Senate Finance Committee and House Committee on Appropriations Hold Joint Meeting on Drought Issues at the State Capitol
AUSTIN - There was a joint hearing of the Senate Finance Committee and the House Committee on Appropriations on Drought Issues at the State Capitol, February 1, 2000.
The Senate Finance Committee members include Senators Bill Ratliff of Mt. Pleasant, chair, Carlos F. Truan of Corpus Christi, vice-chair, Gonzalo Barrientos of Austin, John Carona of Dallas, Robert Duncan of Lubbock, Troy Fraser of Horseshoe Bay, Mario Gallegos, Jr., of Galena Park, Jon Lindsay of Houston, Mike Moncrief of Fort Worth, Steve Ogden of Bryan and Royce West of Dallas.
The House Committee on Appropriations members are: Representatives Robert Junell of San Angelo, chair, George "Buddy" West of Odessa, vice-chair, Garnet F. Coleman of Houston, Henry Cuellar of Laredo, Dianne White Delisi of Temple, Craig Eiland of Galveston, Jessica Cristina Farrar of Houston, Ismael "Kino" Flores of Mission, Pete P. Gallego of Alpine, Helen Giddings of Dallas, Bob D. Glaze of Gilmer, Roberto Gutierrez of McAllen, Will Hartnett of Dallas, Talmadge L. Heflin of Houston, Scott Hochberg of Houston, Kyle Janek of Houston, Vilma Luna of Corpus Christi, Jim McReynolds of Lufkin, Paul C. Moreno of El Paso, Anna Mowery of Ft. Worth, Joe Pickett of El Paso, Jim Pitts of Waxahachie, Robert R. Puente of San Antonio, Todd Staples of Palestine, Dale B. Tillery of Dallas and Sylvester Turner of Houston.
The meeting began with a weather analysis by Shirley Matejka, a meteorologist for the National Weather Center. Matejka discussed drought conditions in Texas and the United States, drought history in Texas, and the effects of the El Nino and La Nina weather conditions in relation to drought in Texas. Matejka stated that weather conditions produced by the so called "La Nina" effect are to blame for the current drought conditions in Texas. La Nina creates colder air on the equator, altering jet streams, which then produces warmer and drier air in the Southern United States. Matejka says that current weather trends do not look good for Texas. La Nina conditons could continue in the years to come, producing frequent droughts in Texas.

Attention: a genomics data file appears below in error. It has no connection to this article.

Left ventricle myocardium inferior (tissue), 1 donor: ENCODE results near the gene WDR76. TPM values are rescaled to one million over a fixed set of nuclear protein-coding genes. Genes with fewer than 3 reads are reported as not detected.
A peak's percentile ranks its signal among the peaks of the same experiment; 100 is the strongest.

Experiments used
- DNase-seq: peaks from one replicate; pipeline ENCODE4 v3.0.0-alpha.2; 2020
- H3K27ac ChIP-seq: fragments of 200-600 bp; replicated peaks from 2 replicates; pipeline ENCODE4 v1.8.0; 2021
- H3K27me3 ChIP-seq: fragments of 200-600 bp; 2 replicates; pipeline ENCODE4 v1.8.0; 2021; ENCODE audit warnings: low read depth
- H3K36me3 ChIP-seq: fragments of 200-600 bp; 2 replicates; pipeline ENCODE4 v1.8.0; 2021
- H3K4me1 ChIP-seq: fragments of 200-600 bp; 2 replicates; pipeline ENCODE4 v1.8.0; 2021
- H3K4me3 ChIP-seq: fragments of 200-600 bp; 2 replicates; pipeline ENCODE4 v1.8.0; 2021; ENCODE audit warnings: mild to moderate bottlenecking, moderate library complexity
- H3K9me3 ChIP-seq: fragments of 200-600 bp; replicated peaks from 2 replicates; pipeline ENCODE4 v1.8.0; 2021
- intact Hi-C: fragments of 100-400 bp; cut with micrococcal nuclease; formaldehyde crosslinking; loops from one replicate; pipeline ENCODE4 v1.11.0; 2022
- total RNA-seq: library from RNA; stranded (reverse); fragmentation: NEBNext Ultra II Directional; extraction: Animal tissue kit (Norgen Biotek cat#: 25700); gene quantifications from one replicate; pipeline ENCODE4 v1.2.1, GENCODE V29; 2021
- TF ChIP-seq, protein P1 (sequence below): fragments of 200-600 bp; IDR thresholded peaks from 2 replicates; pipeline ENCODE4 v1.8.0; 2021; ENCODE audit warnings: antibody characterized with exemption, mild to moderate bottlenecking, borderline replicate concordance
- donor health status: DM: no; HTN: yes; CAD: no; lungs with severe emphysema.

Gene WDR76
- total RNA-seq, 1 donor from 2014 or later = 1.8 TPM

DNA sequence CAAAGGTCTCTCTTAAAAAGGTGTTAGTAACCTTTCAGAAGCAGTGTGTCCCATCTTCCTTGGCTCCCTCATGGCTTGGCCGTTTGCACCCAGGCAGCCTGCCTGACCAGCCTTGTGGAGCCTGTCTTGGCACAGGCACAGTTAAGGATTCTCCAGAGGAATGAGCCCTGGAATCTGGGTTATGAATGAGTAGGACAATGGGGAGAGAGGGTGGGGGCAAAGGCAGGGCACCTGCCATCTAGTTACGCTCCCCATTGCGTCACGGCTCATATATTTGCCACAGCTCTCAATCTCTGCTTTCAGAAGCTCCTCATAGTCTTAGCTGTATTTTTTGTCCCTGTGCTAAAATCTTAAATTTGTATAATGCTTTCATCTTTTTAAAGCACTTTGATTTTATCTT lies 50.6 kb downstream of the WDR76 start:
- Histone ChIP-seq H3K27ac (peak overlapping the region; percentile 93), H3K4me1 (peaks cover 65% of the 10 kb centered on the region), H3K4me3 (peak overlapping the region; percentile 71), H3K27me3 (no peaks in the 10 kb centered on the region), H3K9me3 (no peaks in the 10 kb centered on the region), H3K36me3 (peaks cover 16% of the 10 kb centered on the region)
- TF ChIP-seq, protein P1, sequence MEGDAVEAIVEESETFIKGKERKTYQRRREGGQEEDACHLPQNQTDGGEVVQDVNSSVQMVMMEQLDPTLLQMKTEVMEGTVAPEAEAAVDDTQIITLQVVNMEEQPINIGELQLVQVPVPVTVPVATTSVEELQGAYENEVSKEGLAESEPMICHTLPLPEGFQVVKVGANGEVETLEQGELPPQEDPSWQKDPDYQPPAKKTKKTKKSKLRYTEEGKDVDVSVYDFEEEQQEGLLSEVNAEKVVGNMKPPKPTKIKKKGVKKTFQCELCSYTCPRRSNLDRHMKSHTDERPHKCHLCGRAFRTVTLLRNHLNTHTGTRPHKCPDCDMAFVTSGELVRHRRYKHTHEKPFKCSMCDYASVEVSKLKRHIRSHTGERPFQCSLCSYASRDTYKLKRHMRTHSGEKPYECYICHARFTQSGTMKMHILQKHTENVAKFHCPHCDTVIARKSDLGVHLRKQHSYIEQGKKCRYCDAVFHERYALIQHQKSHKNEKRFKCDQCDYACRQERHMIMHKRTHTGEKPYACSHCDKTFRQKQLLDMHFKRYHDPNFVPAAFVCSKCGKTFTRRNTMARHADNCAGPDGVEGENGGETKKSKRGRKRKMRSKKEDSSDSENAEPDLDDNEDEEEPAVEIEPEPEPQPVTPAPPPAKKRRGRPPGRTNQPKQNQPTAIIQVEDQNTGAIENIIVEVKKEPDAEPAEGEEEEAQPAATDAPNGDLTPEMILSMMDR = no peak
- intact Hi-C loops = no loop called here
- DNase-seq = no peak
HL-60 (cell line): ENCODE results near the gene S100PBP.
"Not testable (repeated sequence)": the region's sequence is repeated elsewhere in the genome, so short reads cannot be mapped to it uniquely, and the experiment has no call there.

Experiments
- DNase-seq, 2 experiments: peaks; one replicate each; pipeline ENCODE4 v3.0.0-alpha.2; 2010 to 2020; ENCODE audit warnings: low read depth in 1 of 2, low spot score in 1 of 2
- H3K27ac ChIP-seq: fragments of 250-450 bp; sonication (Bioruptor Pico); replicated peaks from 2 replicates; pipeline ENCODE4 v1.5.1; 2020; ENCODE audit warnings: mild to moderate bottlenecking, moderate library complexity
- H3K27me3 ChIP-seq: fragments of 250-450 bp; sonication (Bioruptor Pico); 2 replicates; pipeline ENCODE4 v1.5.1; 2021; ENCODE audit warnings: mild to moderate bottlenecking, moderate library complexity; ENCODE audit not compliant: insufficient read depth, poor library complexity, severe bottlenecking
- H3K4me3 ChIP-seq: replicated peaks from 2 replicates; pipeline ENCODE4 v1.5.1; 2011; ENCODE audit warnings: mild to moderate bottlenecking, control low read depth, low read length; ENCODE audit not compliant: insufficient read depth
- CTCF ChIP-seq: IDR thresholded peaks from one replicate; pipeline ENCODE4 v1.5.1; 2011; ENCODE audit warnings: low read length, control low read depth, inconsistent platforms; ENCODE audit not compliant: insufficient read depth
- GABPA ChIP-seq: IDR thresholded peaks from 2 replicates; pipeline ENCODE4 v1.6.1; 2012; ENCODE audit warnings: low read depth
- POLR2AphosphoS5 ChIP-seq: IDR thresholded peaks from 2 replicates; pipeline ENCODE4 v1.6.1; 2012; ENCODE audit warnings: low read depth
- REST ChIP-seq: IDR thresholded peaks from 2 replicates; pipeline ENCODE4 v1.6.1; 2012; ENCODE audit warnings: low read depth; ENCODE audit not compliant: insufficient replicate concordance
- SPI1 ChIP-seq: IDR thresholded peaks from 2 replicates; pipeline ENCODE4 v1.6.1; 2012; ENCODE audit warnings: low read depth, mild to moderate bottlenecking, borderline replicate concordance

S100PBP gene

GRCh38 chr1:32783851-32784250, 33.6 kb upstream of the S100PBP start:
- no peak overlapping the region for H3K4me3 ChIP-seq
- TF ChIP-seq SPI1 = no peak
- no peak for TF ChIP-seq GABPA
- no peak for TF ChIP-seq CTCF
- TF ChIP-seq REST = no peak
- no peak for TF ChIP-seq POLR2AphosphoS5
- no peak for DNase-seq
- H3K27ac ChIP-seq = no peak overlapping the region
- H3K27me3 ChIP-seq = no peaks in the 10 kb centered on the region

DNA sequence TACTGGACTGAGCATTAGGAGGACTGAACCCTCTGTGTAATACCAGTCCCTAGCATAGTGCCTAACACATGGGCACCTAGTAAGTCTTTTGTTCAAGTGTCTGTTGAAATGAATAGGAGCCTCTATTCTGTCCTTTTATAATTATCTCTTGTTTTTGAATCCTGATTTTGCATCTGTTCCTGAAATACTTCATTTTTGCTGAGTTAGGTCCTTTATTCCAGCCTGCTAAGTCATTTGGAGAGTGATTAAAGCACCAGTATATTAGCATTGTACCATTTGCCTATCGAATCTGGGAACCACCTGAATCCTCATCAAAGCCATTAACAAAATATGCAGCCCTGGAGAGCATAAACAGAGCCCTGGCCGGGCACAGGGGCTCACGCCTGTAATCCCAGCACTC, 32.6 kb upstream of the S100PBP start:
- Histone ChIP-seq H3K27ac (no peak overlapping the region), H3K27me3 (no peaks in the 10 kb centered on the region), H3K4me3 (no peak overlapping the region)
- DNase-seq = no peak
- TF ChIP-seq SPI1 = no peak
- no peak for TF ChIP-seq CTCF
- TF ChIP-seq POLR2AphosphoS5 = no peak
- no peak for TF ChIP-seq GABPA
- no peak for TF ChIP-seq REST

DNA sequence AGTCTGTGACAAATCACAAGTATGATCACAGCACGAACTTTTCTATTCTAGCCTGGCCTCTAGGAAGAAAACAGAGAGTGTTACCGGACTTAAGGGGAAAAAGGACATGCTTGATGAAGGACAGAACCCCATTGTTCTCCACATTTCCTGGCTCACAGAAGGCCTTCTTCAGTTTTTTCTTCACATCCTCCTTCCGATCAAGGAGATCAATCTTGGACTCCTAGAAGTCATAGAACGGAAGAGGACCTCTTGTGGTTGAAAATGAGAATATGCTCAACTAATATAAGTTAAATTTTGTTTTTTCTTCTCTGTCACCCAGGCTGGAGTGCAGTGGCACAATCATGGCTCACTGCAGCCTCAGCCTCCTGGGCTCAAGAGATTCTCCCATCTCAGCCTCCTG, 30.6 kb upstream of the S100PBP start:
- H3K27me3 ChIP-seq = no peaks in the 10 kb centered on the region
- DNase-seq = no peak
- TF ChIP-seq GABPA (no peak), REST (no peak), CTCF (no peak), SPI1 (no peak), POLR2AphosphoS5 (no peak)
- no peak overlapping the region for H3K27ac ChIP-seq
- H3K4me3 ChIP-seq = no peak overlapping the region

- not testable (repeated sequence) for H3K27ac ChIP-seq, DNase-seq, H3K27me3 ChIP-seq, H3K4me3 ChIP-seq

Next to testify was Patty Leo with the Office of the Comptroller, of the Strategic Research Division. Leo discussed the fiscal impact that the recent drought has had on the state. She stated drought has caused a negative ripple effect on farming and ranching in Texas. Last year drought cost the state $10.7 billion. While droughts increase the demand for goods, supplies dwindle. Therefore, drought conditions produce under weight cattle, lowers feed supplies and ranch and farm assets. To further complicate problems for farmers and ranchers, drought generates an increase in insect populations.
Susan Combs, Commissioner of Agriculture, discussed in more detail the agricultural impact drought has had on Texas. Combs discussed the hay-haul program, right of way exemptions from the Texas Department of Transportation and the financial burden drought has had on state budgets and farms.
Combs stated that Texas is suffering its third drought in four years. Last year was the driest on record. And state reservoirs levels are the lowest they have been in twenty-two years. For example, rain fall in Central Texas is 44% below normal, and 54% below normal in the Trans-Pecos region. There are sixty public water systems in Texas that are under mandatory water restrictions.